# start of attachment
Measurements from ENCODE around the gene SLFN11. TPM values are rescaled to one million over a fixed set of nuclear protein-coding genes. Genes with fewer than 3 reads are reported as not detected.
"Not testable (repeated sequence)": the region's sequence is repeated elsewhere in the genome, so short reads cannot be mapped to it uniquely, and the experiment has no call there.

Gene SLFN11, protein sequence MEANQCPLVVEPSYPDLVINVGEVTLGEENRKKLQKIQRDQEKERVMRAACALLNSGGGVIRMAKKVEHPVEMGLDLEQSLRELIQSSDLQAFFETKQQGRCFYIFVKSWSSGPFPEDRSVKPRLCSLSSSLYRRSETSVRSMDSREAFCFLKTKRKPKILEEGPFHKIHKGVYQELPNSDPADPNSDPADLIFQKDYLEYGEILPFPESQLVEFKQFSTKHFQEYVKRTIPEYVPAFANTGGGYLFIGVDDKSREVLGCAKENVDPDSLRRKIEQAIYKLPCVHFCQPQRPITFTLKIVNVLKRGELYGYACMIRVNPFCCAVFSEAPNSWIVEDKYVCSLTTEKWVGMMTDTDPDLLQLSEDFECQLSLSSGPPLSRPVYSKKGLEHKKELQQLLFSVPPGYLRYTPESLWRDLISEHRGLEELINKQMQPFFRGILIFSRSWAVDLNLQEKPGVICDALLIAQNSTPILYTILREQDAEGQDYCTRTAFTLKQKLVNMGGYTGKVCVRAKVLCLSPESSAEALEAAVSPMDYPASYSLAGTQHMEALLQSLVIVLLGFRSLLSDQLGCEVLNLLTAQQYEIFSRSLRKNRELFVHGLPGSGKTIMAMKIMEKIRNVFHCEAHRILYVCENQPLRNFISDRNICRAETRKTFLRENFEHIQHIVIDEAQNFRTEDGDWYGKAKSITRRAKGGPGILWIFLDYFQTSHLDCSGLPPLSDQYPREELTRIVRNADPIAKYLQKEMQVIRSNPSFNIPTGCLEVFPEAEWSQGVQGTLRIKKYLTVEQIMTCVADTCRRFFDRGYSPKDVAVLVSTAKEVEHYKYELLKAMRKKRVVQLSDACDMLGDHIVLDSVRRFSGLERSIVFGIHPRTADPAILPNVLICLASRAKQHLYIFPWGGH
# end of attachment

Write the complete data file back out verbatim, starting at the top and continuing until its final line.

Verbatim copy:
Measurements from ENCODE around the gene SLFN11. TPM values are rescaled to one million over a fixed set of nuclear protein-coding genes. Genes with fewer than 3 reads are reported as not detected.
"Not testable (repeated sequence)": the region's sequence is repeated elsewhere in the genome, so short reads cannot be mapped to it uniquely, and the experiment has no call there.

Gene SLFN11, protein sequence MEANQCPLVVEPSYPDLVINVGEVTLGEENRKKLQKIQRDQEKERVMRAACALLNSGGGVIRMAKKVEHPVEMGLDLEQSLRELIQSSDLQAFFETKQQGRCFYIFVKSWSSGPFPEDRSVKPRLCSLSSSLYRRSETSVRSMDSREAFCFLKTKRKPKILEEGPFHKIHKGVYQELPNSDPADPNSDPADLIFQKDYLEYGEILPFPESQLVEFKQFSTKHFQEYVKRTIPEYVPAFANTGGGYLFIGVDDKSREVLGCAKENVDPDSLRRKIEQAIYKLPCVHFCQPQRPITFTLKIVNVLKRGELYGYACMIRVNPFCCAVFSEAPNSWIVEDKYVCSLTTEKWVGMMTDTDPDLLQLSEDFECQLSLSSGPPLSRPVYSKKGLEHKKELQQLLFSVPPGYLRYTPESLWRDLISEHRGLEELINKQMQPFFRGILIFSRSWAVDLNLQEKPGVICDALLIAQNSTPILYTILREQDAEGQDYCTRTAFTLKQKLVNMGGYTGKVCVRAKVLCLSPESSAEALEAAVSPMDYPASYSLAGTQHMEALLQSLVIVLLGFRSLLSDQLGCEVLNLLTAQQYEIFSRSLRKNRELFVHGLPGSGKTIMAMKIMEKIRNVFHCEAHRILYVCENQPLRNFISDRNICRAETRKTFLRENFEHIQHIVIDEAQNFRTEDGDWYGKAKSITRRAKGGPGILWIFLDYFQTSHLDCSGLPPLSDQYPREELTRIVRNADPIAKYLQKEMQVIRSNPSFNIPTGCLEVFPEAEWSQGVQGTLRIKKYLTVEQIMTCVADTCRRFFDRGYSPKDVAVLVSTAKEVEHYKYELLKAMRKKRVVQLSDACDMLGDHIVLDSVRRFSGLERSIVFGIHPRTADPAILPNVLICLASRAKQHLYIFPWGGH